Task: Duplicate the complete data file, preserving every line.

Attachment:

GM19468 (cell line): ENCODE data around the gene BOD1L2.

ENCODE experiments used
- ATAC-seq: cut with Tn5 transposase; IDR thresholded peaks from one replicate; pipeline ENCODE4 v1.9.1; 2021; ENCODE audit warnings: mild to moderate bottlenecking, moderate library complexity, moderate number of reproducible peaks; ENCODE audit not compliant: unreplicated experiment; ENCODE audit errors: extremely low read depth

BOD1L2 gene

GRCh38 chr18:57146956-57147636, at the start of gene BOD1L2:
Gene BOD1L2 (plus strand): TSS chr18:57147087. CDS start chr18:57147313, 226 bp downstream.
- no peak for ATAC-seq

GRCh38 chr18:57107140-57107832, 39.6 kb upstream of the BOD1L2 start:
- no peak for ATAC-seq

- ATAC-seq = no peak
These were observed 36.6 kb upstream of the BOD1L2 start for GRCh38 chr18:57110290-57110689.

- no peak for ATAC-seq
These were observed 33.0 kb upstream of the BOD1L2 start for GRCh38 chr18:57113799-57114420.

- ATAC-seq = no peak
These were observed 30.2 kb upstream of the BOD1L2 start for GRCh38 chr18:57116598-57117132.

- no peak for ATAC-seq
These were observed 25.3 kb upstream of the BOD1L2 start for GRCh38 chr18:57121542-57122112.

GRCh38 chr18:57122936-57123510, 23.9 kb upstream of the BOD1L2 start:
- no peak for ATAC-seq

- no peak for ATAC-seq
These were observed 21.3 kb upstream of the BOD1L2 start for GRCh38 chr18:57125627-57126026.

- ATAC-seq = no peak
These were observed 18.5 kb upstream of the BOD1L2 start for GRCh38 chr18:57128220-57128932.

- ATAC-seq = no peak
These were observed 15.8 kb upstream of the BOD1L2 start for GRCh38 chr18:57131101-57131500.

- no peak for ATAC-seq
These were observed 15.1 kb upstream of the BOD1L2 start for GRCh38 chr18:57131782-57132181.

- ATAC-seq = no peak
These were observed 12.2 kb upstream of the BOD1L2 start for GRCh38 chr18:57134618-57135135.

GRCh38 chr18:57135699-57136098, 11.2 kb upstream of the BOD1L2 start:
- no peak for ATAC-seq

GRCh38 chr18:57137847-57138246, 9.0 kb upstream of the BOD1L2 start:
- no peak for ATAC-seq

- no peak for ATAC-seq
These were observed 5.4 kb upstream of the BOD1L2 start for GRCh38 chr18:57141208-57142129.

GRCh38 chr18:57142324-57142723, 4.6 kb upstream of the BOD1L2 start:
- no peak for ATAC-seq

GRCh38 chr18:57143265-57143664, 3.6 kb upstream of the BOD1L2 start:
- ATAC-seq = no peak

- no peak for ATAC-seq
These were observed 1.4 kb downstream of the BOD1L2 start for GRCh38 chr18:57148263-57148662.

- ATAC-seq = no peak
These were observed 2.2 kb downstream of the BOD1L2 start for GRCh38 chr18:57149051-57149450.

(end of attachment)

GM19468 (cell line): ENCODE data around the gene BOD1L2.

ENCODE experiments used
- ATAC-seq: cut with Tn5 transposase; IDR thresholded peaks from one replicate; pipeline ENCODE4 v1.9.1; 2021; ENCODE audit warnings: mild to moderate bottlenecking, moderate library complexity, moderate number of reproducible peaks; ENCODE audit not compliant: unreplicated experiment; ENCODE audit errors: extremely low read depth

BOD1L2 gene

GRCh38 chr18:57146956-57147636, at the start of gene BOD1L2:
Gene BOD1L2 (plus strand): TSS chr18:57147087. CDS start chr18:57147313, 226 bp downstream.
- no peak for ATAC-seq

GRCh38 chr18:57107140-57107832, 39.6 kb upstream of the BOD1L2 start:
- no peak for ATAC-seq

- ATAC-seq = no peak
These were observed 36.6 kb upstream of the BOD1L2 start for GRCh38 chr18:57110290-57110689.

- no peak for ATAC-seq
These were observed 33.0 kb upstream of the BOD1L2 start for GRCh38 chr18:57113799-57114420.

- ATAC-seq = no peak
These were observed 30.2 kb upstream of the BOD1L2 start for GRCh38 chr18:57116598-57117132.

- no peak for ATAC-seq
These were observed 25.3 kb upstream of the BOD1L2 start for GRCh38 chr18:57121542-57122112.

GRCh38 chr18:57122936-57123510, 23.9 kb upstream of the BOD1L2 start:
- no peak for ATAC-seq

- no peak for ATAC-seq
These were observed 21.3 kb upstream of the BOD1L2 start for GRCh38 chr18:57125627-57126026.

- ATAC-seq = no peak
These were observed 18.5 kb upstream of the BOD1L2 start for GRCh38 chr18:57128220-57128932.

- ATAC-seq = no peak
These were observed 15.8 kb upstream of the BOD1L2 start for GRCh38 chr18:57131101-57131500.

- no peak for ATAC-seq
These were observed 15.1 kb upstream of the BOD1L2 start for GRCh38 chr18:57131782-57132181.

- ATAC-seq = no peak
These were observed 12.2 kb upstream of the BOD1L2 start for GRCh38 chr18:57134618-57135135.

GRCh38 chr18:57135699-57136098, 11.2 kb upstream of the BOD1L2 start:
- no peak for ATAC-seq

GRCh38 chr18:57137847-57138246, 9.0 kb upstream of the BOD1L2 start:
- no peak for ATAC-seq

- no peak for ATAC-seq
These were observed 5.4 kb upstream of the BOD1L2 start for GRCh38 chr18:57141208-57142129.

GRCh38 chr18:57142324-57142723, 4.6 kb upstream of the BOD1L2 start:
- no peak for ATAC-seq

GRCh38 chr18:57143265-57143664, 3.6 kb upstream of the BOD1L2 start:
- ATAC-seq = no peak

- no peak for ATAC-seq
These were observed 1.4 kb downstream of the BOD1L2 start for GRCh38 chr18:57148263-57148662.

- ATAC-seq = no peak
These were observed 2.2 kb downstream of the BOD1L2 start for GRCh38 chr18:57149051-57149450.